National Fisherman

The Rudderpost 

jesJes Hathaway is the editor in chief of National Fisherman magazine and NationalFisherman.com.

 

Yesterday, international mining company Anglo American made a $300 million statement: We want out of Pebble Mine.

This is big news for the anti-Pebble campaign, the focus of which is safeguarding the world's largest sockeye salmon from the potentially irretrievable damage of mining byproduct.

However, we must also recognize that it is not necessarily the death knell for the mine, as some assume a loss of partnership for Northern Dynasty would imply.

Anglo American is out of the Pebble Partnership, yes. It paid a $300 million fine to withdraw (on top of losing its shared costs of the $500 million investment to date), which is a significant statement to any potential replacement partner, yes. But there is still the matter of a vast deposit of copper, gold and molybdenum in the soil that surrounds Bristol Bay.

"This is a good day for Bristol Bay," said Bob Waldrop, executive director of the Bristol Bay Regional Seafood Development Association. "But it's important for our members to understand that Anglo's former partner, Northern Dynasty, is still in business and will continue to aggressively pursue the Pebble project."

Let's not forget that someone stands to make billions on this mine, and Alaska's political leadership is either supportive or not vocally unsupportive.

Two rounds of public comments on the Environmental Protection Agency's assessment of the mine resulted in more than 650,000 public comments opposed to the mine, an overwhelming majority.

That's a lot of people power. But I also understand the pull of precious metals. This is the time to get serious about ending the campaign to turn Bristol Bay into mining dust.

If you're planning to attend Pacific Marine Expo in Seattle, please join us for a conference that I hope will lead the way to a Pebble-free future on Wednesday, Nov. 20, at Century Link Field Event Center.

East Coasters have an opportunity to hear Commercial Fishermen for Bristol Bay representative Brett Veerhusen speak at the Boston Seafood Festival on Saturday, Sept. 28. He will also be manning a CFBB booth there.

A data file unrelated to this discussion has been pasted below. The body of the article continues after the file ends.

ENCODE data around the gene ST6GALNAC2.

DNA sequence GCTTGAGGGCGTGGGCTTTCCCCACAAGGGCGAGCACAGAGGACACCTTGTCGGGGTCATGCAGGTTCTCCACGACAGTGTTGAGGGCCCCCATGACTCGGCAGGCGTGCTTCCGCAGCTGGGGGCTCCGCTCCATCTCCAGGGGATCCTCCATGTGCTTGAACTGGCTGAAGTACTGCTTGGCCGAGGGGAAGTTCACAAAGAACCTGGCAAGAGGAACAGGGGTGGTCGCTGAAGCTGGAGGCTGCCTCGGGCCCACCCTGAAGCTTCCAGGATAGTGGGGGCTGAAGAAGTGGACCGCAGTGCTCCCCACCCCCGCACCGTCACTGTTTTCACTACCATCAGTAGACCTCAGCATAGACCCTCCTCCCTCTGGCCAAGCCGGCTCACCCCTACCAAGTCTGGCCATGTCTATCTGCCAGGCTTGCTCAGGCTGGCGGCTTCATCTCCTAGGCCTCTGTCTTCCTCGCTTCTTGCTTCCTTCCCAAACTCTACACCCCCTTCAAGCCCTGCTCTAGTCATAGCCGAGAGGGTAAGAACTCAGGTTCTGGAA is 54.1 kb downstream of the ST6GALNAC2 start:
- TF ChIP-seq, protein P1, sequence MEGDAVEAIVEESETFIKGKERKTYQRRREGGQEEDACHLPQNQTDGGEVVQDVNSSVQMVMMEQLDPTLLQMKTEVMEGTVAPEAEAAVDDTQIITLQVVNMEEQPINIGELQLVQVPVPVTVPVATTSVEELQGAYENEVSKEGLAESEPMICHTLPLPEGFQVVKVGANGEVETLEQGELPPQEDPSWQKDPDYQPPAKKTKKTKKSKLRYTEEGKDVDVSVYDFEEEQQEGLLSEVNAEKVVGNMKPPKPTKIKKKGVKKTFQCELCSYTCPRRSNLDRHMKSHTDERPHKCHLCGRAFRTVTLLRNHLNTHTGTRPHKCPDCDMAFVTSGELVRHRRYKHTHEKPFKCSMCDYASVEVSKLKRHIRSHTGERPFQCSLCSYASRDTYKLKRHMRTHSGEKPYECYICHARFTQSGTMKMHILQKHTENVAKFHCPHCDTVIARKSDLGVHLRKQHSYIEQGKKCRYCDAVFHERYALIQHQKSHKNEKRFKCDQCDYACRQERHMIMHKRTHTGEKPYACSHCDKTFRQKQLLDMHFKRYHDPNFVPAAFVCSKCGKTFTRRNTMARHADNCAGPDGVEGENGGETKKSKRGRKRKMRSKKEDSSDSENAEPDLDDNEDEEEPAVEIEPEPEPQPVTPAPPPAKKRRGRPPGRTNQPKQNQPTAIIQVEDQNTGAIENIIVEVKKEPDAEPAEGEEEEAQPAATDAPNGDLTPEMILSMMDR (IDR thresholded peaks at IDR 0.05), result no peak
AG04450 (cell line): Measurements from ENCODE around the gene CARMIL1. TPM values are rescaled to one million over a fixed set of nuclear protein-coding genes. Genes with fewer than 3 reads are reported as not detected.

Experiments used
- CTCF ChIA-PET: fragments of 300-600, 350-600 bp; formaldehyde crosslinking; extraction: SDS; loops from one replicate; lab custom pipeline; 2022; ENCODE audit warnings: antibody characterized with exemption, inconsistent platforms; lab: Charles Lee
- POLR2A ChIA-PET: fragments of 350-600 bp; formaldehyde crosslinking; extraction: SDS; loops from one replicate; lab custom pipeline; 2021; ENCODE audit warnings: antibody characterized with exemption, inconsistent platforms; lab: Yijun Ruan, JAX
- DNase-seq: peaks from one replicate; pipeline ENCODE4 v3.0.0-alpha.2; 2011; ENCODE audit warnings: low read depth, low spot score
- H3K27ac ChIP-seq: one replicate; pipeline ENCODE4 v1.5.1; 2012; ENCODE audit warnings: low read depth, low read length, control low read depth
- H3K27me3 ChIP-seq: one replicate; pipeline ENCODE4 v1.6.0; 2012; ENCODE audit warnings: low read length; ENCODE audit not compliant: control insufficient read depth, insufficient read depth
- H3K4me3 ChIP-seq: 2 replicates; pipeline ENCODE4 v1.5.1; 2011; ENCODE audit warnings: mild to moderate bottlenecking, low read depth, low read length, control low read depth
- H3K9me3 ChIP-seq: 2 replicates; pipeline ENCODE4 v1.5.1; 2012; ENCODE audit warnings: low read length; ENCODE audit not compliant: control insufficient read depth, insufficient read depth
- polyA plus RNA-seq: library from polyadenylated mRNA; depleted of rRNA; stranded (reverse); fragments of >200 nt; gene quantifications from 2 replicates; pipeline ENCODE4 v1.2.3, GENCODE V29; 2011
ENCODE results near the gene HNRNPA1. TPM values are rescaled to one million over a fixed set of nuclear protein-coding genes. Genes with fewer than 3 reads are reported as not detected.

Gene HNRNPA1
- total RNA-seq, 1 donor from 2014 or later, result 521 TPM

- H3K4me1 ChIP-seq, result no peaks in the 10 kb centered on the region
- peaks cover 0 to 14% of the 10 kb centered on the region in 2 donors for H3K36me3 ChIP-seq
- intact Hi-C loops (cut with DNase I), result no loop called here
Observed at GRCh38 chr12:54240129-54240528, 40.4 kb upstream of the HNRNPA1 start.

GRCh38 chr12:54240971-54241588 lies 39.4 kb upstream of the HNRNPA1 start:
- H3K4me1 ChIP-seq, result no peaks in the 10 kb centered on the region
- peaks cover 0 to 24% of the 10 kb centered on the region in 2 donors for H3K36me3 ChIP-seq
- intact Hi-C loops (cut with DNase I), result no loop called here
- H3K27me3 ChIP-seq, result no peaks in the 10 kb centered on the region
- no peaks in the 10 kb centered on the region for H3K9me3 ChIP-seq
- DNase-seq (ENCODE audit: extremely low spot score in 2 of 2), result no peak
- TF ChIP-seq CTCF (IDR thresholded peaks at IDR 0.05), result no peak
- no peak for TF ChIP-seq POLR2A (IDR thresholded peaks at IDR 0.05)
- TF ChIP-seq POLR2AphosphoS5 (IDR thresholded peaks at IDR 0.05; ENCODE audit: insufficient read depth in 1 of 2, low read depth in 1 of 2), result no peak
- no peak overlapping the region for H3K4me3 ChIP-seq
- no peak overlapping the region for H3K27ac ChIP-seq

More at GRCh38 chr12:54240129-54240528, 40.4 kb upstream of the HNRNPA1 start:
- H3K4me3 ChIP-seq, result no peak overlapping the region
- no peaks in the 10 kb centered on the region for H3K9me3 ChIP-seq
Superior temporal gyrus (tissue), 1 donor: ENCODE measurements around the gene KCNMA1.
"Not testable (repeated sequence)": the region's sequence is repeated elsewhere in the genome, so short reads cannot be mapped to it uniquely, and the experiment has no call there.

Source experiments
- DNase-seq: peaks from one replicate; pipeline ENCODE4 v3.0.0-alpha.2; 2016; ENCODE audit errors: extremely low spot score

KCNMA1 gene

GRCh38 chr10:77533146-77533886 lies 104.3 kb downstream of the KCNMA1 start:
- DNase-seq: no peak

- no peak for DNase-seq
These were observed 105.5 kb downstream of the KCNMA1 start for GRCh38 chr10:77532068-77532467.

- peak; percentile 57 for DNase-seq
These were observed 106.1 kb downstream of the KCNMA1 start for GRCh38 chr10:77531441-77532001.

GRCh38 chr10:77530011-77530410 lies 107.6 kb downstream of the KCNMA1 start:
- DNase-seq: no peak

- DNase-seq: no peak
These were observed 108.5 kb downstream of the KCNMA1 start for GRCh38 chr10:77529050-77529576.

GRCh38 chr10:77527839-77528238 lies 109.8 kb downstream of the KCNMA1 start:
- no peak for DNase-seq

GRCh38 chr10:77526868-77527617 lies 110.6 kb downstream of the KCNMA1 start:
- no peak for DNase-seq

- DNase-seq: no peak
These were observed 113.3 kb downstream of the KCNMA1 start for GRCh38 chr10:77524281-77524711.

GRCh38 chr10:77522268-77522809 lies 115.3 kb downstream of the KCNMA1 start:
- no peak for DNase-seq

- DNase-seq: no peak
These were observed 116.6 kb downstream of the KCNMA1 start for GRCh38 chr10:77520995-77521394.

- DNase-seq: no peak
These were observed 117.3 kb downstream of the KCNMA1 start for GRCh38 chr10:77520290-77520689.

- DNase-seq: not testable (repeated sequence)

On Oct. 9, CFBB's Ben Blakey and Ocean Beauty CEO Mark Palmer will address the Northwest Fisheries Association meeting in Seattle.

National Fisherman Live

National Fisherman Live: 1/13/15

In this episode:

Council hosts public hearing on Cashes Ledge
Report assesses Chesapeake water, fisheries
Warmer waters shake up Jersey fishing
North Pacific observer program altered for 2015
Woman aims to crowdsource lobstering career

National Fisherman Live: 12/30/14

In this episode, Michael Crowley, National Fisherman's Boats & Gear editor, interviews Chelsea Woodward, an engineer working with the NIOSH Alaska Pacific Office to design static guards for main drum winches used in the side trawl fishery in the Gulf of Mexico.

Inside the Industry

The Alaska Seafood Marketing Institute is still seeking public review and comment on the Alaska Responsible Fisheries Management Conformance Criteria (Version 1.2, September 2011). The public review and comment period, which opened on Dec. 3, 2014, runs through Monday, Feb. 3.

Read more...

NOAA, in consultation with the Department of the Interior, has appointed 10 new members to the Marine Protected Areas Federal Advisory Committee. The 20-member committee is composed of individuals with diverse backgrounds and experience who advise the departments of commerce and the interior on ways to strengthen and connect the nation's MPA programs. The new members join the 10 continuing members appointed in 2012.

Read more...

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